As students and teachers return to in-person instruction, lessons learned from the pandemic won’t be quickly forgotten. “I don’t think our teacher candidates will ever walk into a classroom without remembering what it was like to not have a classroom,” Seifert says. “That brings a certain appreciation for what they do that no one before or after them will have.”
But as the return to in-person classes gets underway, new challenges have emerged. “We learned that kids really don’t have the opportunity to learn social and emotional skills in the online environment and how critical that is,” Carlson says. “My students are really focusing on those skills that those children didn’t get last year when they weren’t in the classroom.”
Stephens suggests there should be a focus on rebuilding social and emotional skills. “One day take a step back from the standard curriculum and go through social skills, just so we can be able to sort of get back to what it was like to be going to school for a full day, to make you feel more comfortable in school again,” she says.
Whatever is needed, however, we can be sure that our student teachers are more than ready and willing to meet the challenge.
“I see a fire in them. I see an energy,” LoBello Miller says. “There’s a certain type of joy coming out and framing what it means to be a teacher.”
Not losing sight of your love for the job
“I have always wanted to be a teacher since I was little. I always loved my teachers and was super excited about school,” says Natalie Fox, a student in the Department of Educational Psychology’s academic behavioral strategist (ABS) program. “It was not until high school that I wanted to go toward special education. We had a field experience in high school where I went back to my elementary school and had a placement in special education. I loved the kids and the environment.”
Last semester she was at Dowling Urban Environmental School (now Michael Dowling Elementary School) in Minneapolis working with third- through fifth-grade students who have a wide range of abilities.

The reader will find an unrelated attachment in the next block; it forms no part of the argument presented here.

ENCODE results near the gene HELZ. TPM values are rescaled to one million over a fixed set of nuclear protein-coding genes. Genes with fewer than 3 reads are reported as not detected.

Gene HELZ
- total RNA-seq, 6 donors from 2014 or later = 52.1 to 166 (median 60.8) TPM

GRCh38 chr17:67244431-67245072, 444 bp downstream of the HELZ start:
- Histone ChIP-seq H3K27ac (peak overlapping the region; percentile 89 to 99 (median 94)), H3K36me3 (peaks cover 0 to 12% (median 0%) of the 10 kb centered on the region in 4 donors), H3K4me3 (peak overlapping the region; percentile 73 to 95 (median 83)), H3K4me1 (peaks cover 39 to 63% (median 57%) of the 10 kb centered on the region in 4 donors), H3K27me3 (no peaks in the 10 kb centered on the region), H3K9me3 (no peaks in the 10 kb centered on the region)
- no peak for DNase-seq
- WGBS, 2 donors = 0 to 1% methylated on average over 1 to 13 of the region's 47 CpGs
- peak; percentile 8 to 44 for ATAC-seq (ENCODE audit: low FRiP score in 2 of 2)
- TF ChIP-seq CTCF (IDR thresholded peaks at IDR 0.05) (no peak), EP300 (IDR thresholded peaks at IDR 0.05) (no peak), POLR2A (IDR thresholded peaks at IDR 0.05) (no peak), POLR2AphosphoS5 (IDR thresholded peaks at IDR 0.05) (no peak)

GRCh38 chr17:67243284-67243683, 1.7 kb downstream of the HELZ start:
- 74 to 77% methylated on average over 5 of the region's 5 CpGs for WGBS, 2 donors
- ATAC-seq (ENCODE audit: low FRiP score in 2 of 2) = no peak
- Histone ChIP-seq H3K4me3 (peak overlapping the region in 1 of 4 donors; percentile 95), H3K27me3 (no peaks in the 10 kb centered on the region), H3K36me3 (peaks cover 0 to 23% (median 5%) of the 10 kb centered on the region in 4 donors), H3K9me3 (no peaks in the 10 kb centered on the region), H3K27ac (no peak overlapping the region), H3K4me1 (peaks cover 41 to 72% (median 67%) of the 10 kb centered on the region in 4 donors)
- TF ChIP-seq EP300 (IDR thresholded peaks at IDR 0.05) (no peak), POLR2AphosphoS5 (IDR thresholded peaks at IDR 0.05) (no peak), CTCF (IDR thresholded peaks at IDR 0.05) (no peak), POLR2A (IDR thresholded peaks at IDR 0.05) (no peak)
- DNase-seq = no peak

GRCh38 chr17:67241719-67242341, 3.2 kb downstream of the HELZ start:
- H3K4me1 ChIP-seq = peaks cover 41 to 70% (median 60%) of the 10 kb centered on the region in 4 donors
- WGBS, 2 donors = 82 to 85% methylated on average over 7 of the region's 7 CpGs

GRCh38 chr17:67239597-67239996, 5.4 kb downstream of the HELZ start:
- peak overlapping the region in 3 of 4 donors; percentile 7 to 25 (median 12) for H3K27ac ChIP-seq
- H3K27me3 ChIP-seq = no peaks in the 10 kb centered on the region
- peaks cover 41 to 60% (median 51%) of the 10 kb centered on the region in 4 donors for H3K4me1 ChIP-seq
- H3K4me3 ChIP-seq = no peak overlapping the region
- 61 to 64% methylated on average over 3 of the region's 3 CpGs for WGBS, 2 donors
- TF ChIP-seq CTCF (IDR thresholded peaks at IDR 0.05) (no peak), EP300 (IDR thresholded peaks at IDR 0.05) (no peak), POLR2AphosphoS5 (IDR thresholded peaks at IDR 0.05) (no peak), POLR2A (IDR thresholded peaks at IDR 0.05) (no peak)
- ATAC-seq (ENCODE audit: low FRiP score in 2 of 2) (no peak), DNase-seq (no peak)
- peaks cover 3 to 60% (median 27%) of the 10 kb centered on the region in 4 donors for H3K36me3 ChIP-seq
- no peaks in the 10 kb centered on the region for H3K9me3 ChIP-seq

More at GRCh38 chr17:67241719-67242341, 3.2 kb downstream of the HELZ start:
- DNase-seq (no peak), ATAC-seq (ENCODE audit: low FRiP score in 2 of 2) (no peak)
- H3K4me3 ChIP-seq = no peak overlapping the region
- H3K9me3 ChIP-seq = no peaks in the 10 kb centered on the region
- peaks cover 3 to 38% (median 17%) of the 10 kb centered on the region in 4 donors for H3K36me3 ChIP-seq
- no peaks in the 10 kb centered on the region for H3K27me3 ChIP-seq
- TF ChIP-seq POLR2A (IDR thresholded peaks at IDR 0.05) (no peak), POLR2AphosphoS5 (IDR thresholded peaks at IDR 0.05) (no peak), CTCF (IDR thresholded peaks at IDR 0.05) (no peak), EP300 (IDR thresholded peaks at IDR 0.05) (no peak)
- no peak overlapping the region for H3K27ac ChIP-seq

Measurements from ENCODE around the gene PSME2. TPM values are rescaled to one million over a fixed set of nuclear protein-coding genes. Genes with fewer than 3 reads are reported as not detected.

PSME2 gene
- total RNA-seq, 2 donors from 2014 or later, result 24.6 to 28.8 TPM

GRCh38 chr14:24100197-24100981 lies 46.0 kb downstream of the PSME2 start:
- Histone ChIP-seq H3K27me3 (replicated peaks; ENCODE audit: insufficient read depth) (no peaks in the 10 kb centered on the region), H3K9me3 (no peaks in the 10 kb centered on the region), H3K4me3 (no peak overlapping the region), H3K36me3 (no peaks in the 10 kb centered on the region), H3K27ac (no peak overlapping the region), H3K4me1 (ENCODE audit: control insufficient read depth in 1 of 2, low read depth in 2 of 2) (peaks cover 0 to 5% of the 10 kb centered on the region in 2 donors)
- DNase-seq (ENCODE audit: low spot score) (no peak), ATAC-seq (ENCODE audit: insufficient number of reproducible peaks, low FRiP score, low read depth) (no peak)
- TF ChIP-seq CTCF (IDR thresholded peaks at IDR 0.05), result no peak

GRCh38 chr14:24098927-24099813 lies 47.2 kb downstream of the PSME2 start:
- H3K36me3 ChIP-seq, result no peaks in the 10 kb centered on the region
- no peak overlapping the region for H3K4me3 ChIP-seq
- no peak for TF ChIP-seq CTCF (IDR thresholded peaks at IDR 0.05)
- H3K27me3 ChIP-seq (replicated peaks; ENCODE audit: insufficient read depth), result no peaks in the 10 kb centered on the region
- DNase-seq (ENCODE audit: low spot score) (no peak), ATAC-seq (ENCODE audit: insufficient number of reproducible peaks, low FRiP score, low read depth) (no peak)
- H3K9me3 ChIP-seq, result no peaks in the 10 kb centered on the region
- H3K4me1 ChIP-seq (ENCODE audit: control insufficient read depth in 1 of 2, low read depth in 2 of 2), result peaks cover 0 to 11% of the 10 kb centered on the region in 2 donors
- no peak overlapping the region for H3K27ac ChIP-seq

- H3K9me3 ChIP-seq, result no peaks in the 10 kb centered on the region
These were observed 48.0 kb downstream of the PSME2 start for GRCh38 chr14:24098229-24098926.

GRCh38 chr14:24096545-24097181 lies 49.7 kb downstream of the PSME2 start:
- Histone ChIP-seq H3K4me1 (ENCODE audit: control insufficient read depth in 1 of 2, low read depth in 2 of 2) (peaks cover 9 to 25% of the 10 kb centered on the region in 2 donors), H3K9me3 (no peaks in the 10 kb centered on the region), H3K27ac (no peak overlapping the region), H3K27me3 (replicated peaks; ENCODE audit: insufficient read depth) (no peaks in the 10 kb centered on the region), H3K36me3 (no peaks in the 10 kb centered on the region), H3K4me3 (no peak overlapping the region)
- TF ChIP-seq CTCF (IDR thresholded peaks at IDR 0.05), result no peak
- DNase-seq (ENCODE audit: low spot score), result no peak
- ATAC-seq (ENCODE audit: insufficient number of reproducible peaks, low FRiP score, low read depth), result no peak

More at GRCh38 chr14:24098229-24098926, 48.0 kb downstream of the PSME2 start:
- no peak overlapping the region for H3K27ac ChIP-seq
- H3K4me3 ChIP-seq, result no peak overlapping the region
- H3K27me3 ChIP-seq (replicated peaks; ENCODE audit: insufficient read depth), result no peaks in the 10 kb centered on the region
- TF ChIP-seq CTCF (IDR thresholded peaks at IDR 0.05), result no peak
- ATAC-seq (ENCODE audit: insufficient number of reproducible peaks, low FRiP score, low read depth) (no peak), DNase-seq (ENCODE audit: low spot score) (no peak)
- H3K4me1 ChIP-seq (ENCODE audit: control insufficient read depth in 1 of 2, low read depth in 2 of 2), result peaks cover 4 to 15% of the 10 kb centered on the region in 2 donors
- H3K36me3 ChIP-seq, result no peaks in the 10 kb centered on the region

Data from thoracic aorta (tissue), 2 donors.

“Initially we were fully online. I woke up every day and sat in my bedroom with a whiteboard and laptop and tried my hardest to develop relationships with these students who didn’t know who I was,” she says. “That shifted pretty quickly as I was good at making connections with students. I built those relationships right away.”
Right after spring break, Fox was brought in for in-person instruction and found herself agreeing with others that working in both online and face-to-face complemented each other. “We didn’t expect distance would be beneficial, but it was nice to work the kinks out online and learn more of my teaching style,” she says. “And I have a grasp of what works and what doesn’t when you are on the screen.”
And some challenges can only be faced in the classroom. “The biggest takeaway is how much you have to let things brush over your back. You can’t let something that happened at 8:15 affect you the rest of the day,” she says. “You have to have a forgive-and-forget mentality.”
Fox’s final thought perfectly sums up the mindset of all of CEHD’s student teachers as they persevered through the uncharted waters of a pandemic: “It didn’t affect my joy for the teaching,” she says. “I realized that whatever the challenges thrown at me, I still have love for my students and the job I’ll be doing.”